ACCOMPANYING NOTES

Welcome to my blog, which I’ll call Accompanying Notes.

Accompanying Notes will be the journal of notes on ideas and thoughts I collect and invent during my daily work as a musician: accompanying, piano playing, organ, singing, teaching musical concepts, music theory, choirs, musical theater, collaboration, rehearsal, performance, conducting, writing, instruments, etc.

Accompanying Notes will also include notes on thoughts that accompany me throughout the day and life: mathematics, philosophy, religion, politics, perhaps gardening, health. I get these little ideas that I want to share.

And this will be a place to share information and ideas that accompany my compositions: stories, explanations, new works, performance dates, etc.

So subscribe for tour of Kevin Weed’s thoughts.

What can I do now?

Last night on “The President and the People” Townhall meeting, the discussion centered on recent violence in the US and improving police/community relations. Toya Graham, who became known as #motheroftheyear last year for pulling her son out of the Baltimore protest, got to speak with the president and ask him a question. She asked “What can I do?” I was so proud of her!

If I was the president I might have asked, “What would you like to say to your neighbors?”
I suspect she would have responded, “Follow my example.”

The president and all of our elected officials are doing what they can. But why should we wait for them? What can we do right now to stop violence in the world? Check on your kids. If they have guns, take them away. If they are misbehaving, remind them how to behave. And show your kids that you love them. Even if you can’t do anything else, tell them “I love you.” Every day.

Get to know your neighbors; at least be polite to them. Offer to help in some way. You never know how much a kind word can deter violence.Maybe this is the best start for true gun control and mental health. Without these things laws and more police probably won’t help.

In addition, we must all be extremely careful about what we post on social media. Misunderstandings and outright falsehoods are often quoted and reposted as truth. Have you gotten emotional about something later found out to be untrue? These false posts and spam emails that are designed to get people overly emotional about something and repost/forward the story may be more harmful to society than we realize. And we can stop it right now without legislation.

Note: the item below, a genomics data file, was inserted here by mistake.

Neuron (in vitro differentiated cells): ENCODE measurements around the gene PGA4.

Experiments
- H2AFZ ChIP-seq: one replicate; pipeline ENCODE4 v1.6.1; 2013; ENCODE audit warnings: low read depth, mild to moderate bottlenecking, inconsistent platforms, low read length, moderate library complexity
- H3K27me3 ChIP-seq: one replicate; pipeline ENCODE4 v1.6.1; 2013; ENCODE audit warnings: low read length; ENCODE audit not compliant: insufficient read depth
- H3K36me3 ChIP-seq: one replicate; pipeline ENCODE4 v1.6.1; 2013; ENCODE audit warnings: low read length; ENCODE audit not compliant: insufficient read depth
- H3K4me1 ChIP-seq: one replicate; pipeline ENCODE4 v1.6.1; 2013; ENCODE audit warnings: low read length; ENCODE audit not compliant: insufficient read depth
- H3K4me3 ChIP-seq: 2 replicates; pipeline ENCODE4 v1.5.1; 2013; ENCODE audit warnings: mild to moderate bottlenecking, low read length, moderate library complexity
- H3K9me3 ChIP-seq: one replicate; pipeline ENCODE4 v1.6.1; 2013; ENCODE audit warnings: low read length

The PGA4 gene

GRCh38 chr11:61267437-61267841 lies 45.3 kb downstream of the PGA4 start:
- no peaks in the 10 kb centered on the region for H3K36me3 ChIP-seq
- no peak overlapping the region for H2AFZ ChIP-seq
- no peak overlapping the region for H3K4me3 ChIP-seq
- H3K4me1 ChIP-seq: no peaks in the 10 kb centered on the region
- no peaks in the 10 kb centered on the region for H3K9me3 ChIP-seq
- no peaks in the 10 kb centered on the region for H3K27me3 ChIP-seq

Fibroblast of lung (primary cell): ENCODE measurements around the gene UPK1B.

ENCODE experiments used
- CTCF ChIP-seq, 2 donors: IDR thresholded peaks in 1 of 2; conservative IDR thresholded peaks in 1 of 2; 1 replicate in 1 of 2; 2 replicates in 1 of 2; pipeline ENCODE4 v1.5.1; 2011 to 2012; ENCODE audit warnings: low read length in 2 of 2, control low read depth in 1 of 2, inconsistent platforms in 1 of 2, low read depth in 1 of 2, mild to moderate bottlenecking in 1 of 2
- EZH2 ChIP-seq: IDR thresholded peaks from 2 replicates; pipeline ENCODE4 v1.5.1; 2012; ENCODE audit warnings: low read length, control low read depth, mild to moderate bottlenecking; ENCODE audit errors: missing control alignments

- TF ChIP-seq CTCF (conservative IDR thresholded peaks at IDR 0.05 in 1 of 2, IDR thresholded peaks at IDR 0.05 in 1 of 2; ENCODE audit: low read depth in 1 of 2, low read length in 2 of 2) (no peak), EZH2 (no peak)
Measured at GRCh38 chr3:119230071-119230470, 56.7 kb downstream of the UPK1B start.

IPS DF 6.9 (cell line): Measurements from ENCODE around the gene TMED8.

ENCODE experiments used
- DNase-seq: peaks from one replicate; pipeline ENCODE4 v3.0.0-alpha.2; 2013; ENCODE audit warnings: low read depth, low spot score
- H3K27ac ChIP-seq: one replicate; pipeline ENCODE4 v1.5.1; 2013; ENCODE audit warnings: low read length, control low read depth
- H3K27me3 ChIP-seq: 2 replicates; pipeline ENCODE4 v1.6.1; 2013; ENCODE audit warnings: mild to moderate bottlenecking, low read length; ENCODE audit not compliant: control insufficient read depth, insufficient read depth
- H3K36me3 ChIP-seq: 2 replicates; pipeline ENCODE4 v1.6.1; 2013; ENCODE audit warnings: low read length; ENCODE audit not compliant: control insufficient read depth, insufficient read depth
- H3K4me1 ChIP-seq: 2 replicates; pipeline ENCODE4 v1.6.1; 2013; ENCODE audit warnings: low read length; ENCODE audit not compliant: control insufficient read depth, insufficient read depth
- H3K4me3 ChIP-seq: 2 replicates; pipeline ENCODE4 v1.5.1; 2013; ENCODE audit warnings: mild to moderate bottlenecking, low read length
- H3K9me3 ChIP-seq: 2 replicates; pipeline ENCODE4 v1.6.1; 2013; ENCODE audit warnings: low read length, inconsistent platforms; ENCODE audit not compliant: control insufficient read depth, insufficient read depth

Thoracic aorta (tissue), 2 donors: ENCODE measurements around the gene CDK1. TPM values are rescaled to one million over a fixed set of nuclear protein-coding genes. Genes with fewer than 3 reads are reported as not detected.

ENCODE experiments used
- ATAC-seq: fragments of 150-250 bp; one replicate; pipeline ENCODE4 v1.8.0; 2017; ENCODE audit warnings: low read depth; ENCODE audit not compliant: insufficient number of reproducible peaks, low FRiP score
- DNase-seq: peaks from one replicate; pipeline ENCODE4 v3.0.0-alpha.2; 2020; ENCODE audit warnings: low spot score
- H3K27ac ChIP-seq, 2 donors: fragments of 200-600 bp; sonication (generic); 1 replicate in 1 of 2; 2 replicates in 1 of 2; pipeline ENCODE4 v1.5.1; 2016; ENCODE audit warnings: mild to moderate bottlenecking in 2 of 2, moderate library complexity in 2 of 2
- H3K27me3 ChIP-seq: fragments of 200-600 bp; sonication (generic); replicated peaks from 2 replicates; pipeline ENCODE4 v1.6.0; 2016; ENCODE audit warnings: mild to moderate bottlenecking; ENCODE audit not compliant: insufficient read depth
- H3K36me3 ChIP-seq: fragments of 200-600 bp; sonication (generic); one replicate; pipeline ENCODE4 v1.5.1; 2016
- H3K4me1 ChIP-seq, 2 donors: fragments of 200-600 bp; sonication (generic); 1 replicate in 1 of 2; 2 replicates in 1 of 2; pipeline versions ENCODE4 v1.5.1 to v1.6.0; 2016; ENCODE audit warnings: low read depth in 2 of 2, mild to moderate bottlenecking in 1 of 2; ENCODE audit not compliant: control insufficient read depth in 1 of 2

Check your sources.

If you read about a new law that seems completely ridiculous, or heathenish horrors happening overseas; do not repost it. How can you be sure someone didn’t just make up the story to get you to click on his story to make money? Posts that denigrate a religion or culture not your own may help you feel superior, until you find out that post was a lie. Don’t act on lies. That literally causes unnecessary violence in thoughts, words, and actions.

Rather than commenting on supposed facts that could turn out to be falsehoods, comment on principles, ideas, ideals you hold to be true. Don’t repost inflammatory articles. Make your own comments on what ideas you think to be truthful and good.
If you hear someone hit so and so, but you really don’t know if it’s true, you may still comment on what you think about hitting.

Plato

Music justifies its existence to the extent that it instills harmony in the listener and aids in comprehending the harmony of the universe. – Plato

An interesting aspect of music is that it can give the listener the actual experience of harmony, conflict, resolution, structure and chaos.

How Can I Keep From Singing?

Recently, I was privileged to record an album of inspirational songs with a former student, soprano Alyssa Wills.

Here is a link for more information about the cd: http://kevinweed.com/how-can-i-keep-from-singing-cd/

Although I am the older and more experienced musician, Alyssa took charge of this project. She had a clear vision of what songs would be appropriate to include on this album; and how to present each song, including the approach to my accompaniments. She wasn’t overbearing but gave me complete freedom to create accompaniments that would support the style she wanted. Sometimes I used printed music, other times I could improvise something much more interesting and poignant. It is an album worth listening closely to, and also one you might play softly with a fire in the fireplace, a cup of tea and a good book.

Music can seem magical, but often it’s the conscious choices that allow the musicians to do their jobs, really well, so they make a home for the magic.